Sorry, we failed to record your vote. Please try again
2 of 2 people found the following review helpful By Philip Garwood on 3 Dec 2002
Format: Audio Cassette
Last Orders is a novel that asks the reader to make sense of some of the puzzling actions of the main charactors. It is a story that is related through the consciousness of those main charactors and revolves around the 'last orders' of a Bermondsey butcher regarding the final disposal of his ashes.
Four of his old drinking and business pals accept the responsibility to scatter his ashes from the pier at Margate and the story spans their day from the start in 'The Coach and Horses' to the completion of their task.
His wife, who is also a key charactor in the novel, declines to join the party because she has her own pilgrimage to make to a hospital where their daughter has been a patient for many years. She says that the ashes are bing thrown from the wrong place, anyway.
For me, the secret to the novel, the final piece to the jig-saw puzzle, is understanding why the wife considers that the ashes are being thrown from the wrong place.
The book is full of colour and memories of South East London from war time to the present day, and has humorous and tragic portraits of the main charactors.
I recommend that it must be read at least twice. Only after the whole picture has been seen in the first reading is the full detail understood up in the second and subsequent readings.
Comment Was this review helpful to you? Yes No Sending feedback...
Thank you for your feedback. If this review is inappropriate, please let us know.
Sorry, we failed to record your vote. Please try again
11 of 12 people found the following review helpful By A Customer on 7 Jun 2002
Format: Paperback
This is more than just a simple tale of a group of friends taking their friend's ashes to the sea-side. I found it so poignant and moving that I could hardly bear to read the last scene. It's about the big issues in life and how chance can change your whole destiny. It's also about regret and lost opportunities, love and, obviously, death. Each character is beautifully drawn. Ray, the 'lucky' gambler is a 'litte ray of sunshine', Vic, the undertaker, the only one not afraid of death, is the 'Victor' - even the characters' names mean something. It's probably the sort of book you need to read more than once to fully appreciate, but it well deserved the Booker prize and I would recommend it to anyone (as long as you're not expecting to laugh!)
Comment Was this review helpful to you? Yes No Sending feedback...
Thank you for your feedback. If this review is inappropriate, please let us know.
Sorry, we failed to record your vote. Please try again
15 of 17 people found the following review helpful By A Customer on 3 Nov 2000
Format: Paperback
This was the first title I have read by Graham Swift, but has inspired me to seek out all his other titles. It is a tale of four friends, their intertwined lives and loves, spread over a fifty year period commencing in World War Two. As with all the best books, Last Orders has realistic and human characters in whom readers will take a genuine interest.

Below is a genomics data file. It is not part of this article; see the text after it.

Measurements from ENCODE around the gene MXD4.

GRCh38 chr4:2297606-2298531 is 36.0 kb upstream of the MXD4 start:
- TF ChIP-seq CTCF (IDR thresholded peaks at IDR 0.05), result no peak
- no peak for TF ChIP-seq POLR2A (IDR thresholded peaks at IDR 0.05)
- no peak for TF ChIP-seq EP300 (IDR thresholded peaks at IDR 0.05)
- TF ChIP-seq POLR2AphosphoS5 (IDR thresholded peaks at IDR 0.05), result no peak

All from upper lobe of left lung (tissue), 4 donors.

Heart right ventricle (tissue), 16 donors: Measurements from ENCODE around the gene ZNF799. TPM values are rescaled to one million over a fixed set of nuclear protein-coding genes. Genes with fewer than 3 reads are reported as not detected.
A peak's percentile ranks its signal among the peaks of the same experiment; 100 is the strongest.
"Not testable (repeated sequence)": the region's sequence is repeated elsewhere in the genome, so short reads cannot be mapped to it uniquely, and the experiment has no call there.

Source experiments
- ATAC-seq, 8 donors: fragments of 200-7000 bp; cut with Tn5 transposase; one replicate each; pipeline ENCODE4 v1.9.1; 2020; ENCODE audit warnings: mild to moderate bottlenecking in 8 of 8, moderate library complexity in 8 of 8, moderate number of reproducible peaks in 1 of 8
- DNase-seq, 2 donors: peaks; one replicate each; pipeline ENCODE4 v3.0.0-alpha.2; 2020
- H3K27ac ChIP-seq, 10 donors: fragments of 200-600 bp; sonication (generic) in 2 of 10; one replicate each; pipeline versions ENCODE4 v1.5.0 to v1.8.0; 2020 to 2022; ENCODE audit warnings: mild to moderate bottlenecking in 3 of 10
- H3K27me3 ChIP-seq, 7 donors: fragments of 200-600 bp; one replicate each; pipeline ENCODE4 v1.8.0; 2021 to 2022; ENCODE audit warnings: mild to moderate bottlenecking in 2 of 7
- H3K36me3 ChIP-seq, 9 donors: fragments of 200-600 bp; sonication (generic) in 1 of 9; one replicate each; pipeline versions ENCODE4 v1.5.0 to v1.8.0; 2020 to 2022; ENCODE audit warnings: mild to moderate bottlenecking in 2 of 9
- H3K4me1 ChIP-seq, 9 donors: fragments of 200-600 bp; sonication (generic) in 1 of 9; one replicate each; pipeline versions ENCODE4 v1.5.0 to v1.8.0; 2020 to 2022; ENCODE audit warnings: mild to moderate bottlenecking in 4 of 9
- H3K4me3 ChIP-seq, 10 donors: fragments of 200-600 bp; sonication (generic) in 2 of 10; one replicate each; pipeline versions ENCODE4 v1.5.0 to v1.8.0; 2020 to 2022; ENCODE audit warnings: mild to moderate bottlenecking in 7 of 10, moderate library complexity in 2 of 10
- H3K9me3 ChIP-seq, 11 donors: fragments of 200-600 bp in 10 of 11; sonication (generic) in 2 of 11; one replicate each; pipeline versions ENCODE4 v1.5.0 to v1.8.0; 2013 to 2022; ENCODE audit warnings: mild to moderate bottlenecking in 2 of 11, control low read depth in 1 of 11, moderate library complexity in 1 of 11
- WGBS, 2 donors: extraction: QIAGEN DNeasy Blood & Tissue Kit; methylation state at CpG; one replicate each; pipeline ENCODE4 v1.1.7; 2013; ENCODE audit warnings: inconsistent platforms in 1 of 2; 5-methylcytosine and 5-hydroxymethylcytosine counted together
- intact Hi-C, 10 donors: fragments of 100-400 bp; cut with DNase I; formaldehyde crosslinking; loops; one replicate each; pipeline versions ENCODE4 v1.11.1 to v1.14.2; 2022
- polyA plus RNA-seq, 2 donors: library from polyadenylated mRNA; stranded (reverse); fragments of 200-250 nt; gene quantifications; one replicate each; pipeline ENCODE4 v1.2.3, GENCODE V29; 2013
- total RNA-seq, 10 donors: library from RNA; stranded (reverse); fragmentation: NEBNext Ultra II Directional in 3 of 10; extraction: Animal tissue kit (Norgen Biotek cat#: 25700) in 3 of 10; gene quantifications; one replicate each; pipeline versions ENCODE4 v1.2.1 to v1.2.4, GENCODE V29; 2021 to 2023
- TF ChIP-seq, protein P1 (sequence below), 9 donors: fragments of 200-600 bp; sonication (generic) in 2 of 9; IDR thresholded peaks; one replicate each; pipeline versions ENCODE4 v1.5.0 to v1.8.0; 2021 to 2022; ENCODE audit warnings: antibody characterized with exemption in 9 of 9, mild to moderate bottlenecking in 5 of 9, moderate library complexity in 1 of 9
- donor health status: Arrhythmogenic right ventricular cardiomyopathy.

The story is ostensibly based around a journey undertaken by three of the men (with a friend) to scatter the the fourth original member's ashes in the sea at Margate. Although similar to Faulkner's 1930 "As I Lay Dying", Swift's novel is none the less a great book in its own right.
If you like novels with strong characterisation and a genuine, touching story, I strongly commend "Last Orders" to you.
Comment Was this review helpful to you? Yes No Sending feedback...
Thank you for your feedback. If this review is inappropriate, please let us know.
Sorry, we failed to record your vote. Please try again
1 of 1 people found the following review helpful By John Goddard on 12 July 2014
Format: Paperback
I thoroughly enjoyed the understated beauty of this book. The intertwined lives of a group of friends are explored through their journey to Margate to scatter the ashes of one of their number. Issues of living and dieing, loving and leaving, winning and losing, simple pleasures and long-lived tragedy are played out within the group. It is thoroughly believable at every turn (with the possible exception of Lucky's luck on the horses...). It is not a book filled with happy endings, but it does demonstrate our human capacity to keep on going.

Last Orders won the Booker Prize and is one of the more accessible and down to earth winners. Highly recommended.

I wasn't very far into this book when I started to get the sense that I knew the story... Gradually it dawned on me that years ago I watched the film adaptation starring Michael Caine and Bob Hoskins. Time to look for the film again!
Comment Was this review helpful to you? Yes No Sending feedback...
Thank you for your feedback. If this review is inappropriate, please let us know.
Sorry, we failed to record your vote. Please try again

Most Recent Customer Reviews



Feedback